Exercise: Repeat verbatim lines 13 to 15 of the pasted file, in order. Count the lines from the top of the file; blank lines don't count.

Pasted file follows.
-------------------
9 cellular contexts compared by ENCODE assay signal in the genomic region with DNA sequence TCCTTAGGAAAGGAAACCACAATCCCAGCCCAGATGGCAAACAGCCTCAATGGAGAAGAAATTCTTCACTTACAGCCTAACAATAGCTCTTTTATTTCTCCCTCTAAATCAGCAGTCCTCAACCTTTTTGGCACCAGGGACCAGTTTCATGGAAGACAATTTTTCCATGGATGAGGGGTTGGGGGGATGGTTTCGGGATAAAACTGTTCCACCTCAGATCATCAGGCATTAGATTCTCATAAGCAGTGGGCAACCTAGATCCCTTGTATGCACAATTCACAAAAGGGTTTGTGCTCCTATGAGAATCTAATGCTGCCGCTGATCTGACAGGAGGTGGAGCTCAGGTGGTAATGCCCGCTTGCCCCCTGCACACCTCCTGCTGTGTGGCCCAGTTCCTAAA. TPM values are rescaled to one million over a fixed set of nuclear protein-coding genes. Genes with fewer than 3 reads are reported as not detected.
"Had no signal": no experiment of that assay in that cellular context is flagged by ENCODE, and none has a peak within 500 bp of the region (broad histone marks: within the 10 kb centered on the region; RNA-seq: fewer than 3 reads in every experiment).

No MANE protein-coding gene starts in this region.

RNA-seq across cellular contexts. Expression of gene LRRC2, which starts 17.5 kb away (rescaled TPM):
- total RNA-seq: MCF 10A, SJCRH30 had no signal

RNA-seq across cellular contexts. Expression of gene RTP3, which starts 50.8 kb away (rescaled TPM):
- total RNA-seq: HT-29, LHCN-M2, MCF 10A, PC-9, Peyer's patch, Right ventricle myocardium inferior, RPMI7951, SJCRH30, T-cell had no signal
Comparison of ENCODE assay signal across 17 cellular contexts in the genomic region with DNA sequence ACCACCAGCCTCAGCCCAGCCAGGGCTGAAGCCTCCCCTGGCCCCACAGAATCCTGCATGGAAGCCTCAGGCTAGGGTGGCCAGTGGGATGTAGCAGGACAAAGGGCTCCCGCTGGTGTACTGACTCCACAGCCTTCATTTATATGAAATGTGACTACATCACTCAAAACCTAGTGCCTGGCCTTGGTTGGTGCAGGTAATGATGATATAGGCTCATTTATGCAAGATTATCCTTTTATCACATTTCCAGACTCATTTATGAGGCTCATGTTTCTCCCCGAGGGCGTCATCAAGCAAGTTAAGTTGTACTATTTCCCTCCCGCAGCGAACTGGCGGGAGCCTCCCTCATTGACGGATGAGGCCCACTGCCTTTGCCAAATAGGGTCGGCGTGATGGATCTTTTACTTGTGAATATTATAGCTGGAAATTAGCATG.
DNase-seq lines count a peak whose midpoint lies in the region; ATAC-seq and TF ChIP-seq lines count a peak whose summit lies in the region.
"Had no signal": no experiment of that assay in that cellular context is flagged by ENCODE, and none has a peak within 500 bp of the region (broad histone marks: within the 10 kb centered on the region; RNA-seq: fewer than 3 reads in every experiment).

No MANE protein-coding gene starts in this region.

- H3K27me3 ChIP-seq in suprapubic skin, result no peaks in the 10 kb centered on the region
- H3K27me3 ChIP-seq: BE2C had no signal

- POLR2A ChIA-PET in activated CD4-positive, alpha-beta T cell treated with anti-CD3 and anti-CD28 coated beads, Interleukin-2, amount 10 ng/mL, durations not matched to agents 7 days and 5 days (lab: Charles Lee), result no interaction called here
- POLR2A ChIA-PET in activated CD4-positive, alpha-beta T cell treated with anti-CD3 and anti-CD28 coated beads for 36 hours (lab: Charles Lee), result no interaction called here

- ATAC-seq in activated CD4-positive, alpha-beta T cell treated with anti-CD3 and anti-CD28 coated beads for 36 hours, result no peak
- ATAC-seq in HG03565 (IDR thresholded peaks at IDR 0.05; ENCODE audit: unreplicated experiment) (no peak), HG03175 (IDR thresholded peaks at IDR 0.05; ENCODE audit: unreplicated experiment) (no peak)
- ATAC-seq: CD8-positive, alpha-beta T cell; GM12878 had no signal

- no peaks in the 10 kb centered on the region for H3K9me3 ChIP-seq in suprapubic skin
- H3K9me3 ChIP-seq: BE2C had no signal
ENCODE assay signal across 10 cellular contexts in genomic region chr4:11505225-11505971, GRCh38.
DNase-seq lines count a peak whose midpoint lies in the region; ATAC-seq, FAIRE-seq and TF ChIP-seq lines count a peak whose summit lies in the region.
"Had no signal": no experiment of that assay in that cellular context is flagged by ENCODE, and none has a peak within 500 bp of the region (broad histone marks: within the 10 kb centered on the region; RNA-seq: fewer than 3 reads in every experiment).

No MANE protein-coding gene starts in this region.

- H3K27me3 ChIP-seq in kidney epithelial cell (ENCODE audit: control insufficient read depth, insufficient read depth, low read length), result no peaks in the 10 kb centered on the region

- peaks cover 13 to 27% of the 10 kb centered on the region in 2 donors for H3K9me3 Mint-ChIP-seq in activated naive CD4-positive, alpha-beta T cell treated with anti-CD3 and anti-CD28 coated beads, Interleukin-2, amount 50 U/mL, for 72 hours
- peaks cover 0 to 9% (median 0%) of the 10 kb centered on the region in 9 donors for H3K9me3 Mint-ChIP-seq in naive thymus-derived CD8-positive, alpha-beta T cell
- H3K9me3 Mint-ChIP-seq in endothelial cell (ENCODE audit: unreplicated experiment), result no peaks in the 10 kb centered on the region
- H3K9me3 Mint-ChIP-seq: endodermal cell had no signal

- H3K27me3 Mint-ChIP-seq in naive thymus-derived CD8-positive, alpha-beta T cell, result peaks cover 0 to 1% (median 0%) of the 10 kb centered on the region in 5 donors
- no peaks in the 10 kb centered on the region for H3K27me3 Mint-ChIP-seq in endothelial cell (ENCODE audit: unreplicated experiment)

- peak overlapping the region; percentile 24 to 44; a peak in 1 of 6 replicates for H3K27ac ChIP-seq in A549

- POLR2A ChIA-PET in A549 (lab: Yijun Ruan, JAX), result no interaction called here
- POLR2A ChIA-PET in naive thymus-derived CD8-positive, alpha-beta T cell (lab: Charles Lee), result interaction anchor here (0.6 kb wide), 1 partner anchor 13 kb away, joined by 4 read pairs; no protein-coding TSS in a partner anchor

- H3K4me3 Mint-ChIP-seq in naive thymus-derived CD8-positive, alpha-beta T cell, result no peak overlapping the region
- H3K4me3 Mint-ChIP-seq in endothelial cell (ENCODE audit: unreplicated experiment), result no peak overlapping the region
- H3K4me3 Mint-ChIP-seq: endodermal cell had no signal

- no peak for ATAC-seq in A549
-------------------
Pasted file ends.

- H3K27me3 ChIP-seq: BE2C had no signal

- POLR2A ChIA-PET in activated CD4-positive, alpha-beta T cell treated with anti-CD3 and anti-CD28 coated beads, Interleukin-2, amount 10 ng/mL, durations not matched to agents 7 days and 5 days (lab: Charles Lee), result no interaction called here
- POLR2A ChIA-PET in activated CD4-positive, alpha-beta T cell treated with anti-CD3 and anti-CD28 coated beads for 36 hours (lab: Charles Lee), result no interaction called here